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A History of England Principally in the Seventeent

And repeal all the statutes against it


Meanwhile

the elections to Parliament were completed. The proclamation issued gives the ruling points of view without reserve. An invitation to elect Catholic members of merit was coupled with the assurance that there was no intention of disturbing any kind of property. The means lately used for preventing any hostile influence were not yet sufficient: the advice was given from Brussels to go back to the older and stricter forms.

The leading men of the Upper House were won over: there could be no doubt about the tone of the Lower. At their first sitting a resolution to release Cardinal Pole from the attainder that weighed on him, and invite him to return to England, passed without opposition. Now the Emperor had no longer any scruple in letting him go. He said as to this very matter, that what is undertaken at the wrong time hinders the result which might else have been expected; everything has its time: the time for this appeared to him now come. From Philip we have a letter to his sister Juana in which he extols himself with much satisfaction for the share he had taken in recalling the cardinal and restoring the Papal authority. 'I and the most illustrious Queen,' he says in it, 'commanded the Parliament of the three Estates of the realm to recall him; we especially used our efforts with the chief among them to induce them to consent to the cardinal's return: at our order prelates and knights escorted him to our Court, where he has delivered to us the

Breve of his Holiness.'--'We then through the Chancellor of the realm informed the Estates of what seemed to us becoming, above all how much it concerned themselves to come to a conclusion that would give peace to their conscience.'[167]

The Parliament declared itself ready to return to the obedience of the Roman See, and repeal all the statutes against it, provided that the cardinal pronounced a general dispensation, that every man might keep without scruple the ecclesiastical property which had fallen to his share.[168] On this understanding Cardinal Pole was allowed to exercise his legatine power, and the King and Queen were entreated to intercede that the absolution might be bestowed.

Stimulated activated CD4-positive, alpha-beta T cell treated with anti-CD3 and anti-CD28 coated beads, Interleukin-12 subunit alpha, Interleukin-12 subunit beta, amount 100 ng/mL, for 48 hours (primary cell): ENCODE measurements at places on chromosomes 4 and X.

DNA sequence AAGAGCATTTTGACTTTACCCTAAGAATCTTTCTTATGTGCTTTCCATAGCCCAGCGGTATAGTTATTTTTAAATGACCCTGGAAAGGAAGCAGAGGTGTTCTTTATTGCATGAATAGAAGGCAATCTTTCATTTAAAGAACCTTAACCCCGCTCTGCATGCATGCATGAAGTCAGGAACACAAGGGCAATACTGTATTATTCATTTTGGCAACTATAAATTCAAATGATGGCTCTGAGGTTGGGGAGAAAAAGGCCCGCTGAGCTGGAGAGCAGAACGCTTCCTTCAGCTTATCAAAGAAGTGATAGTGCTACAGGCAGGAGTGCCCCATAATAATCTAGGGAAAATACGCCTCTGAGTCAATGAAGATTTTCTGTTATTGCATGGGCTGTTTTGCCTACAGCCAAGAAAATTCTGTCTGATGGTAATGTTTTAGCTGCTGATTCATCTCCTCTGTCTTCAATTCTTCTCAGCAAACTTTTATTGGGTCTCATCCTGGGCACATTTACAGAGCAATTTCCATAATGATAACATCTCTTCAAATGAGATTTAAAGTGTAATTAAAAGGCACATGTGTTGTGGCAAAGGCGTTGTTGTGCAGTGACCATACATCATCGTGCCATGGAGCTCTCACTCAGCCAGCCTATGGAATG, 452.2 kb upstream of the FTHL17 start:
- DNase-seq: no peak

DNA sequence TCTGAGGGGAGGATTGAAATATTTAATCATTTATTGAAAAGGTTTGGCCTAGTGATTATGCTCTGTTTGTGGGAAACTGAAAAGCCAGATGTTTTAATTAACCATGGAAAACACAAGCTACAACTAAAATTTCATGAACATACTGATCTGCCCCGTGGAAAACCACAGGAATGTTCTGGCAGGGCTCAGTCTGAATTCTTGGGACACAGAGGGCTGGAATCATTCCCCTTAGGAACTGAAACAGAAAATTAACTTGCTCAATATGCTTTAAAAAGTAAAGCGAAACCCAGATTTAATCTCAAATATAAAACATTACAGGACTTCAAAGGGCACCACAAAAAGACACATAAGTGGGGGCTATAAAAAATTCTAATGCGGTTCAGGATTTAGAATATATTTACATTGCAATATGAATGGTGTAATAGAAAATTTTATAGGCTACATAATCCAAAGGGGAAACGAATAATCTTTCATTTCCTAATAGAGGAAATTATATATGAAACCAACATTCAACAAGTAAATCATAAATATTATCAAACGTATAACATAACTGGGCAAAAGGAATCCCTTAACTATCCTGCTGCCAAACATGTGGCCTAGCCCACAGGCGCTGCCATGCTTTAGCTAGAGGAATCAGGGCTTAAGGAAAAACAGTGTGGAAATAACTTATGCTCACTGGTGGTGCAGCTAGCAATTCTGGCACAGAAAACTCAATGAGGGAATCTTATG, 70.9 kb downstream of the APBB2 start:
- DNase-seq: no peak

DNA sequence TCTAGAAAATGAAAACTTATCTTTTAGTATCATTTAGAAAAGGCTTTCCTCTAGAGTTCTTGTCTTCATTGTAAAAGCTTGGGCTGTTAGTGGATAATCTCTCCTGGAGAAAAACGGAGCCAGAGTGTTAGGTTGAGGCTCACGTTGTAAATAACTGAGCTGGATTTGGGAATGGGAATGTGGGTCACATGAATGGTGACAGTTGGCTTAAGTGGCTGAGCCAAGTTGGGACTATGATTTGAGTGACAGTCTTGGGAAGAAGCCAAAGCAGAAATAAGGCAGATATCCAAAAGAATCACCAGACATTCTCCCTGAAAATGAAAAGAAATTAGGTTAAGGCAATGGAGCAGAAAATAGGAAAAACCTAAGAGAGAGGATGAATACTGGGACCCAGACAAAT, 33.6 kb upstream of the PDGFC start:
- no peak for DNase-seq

With heartfelt joy Cardinal Pole pronounced it without delay, first at a meeting of the Parliament in the palace, then with greater solemnity at S. Paul's at a high mass attended by the Court with a brilliant suite; among those present were the knights who wore the Burgundian order of the Golden Fleece, and those who wore the English Order of the Garter. The King stood by the Chancellor when from the outer corridor of the church he announced the event and its motives to the great crowds there assembled. It made an impression on the imperial ambassadors that no outward sign of discontent was heard.

The agreement that now followed bears more of a juridical than of a religious character. The jurisdiction was given back to the Pope which he possessed before the twentieth year of Henry VIII (1529): the statutes by which it was abolished were severally enumerated and repealed: on the other hand the Pope's legate in his name consented that the owners of church property should not be disturbed in their possession, either now or at any future time, either by church councils or by Papal decrees. Such property was henceforth to be quite as exclusively subject to the jurisdiction of the crown as any other; whoever dared to call in question the validity of the title in any spiritual court whatever, within or without the realm, was to be punished as an enemy of the Queen. The cardinal legate strove long to prevent the two enactments, as to the restoration of obedience and the title to the ecclesiastical property, from being combined together in one Act, since it might look as if the Pope's concession was the price of this obedience to him; he once said, he would rather let all remain as it was and go back to Rome than yield on this point. But the English nobility adhered immoveably to its demand; it wished to prevent all danger of the restoration of obedience becoming in any way detrimental to its acquisitions, an object which was clearly best secured by combining both enactments in a single statute, so that they must stand or fall together; even the King's representations effected no alteration in this; the cardinal had to comply.


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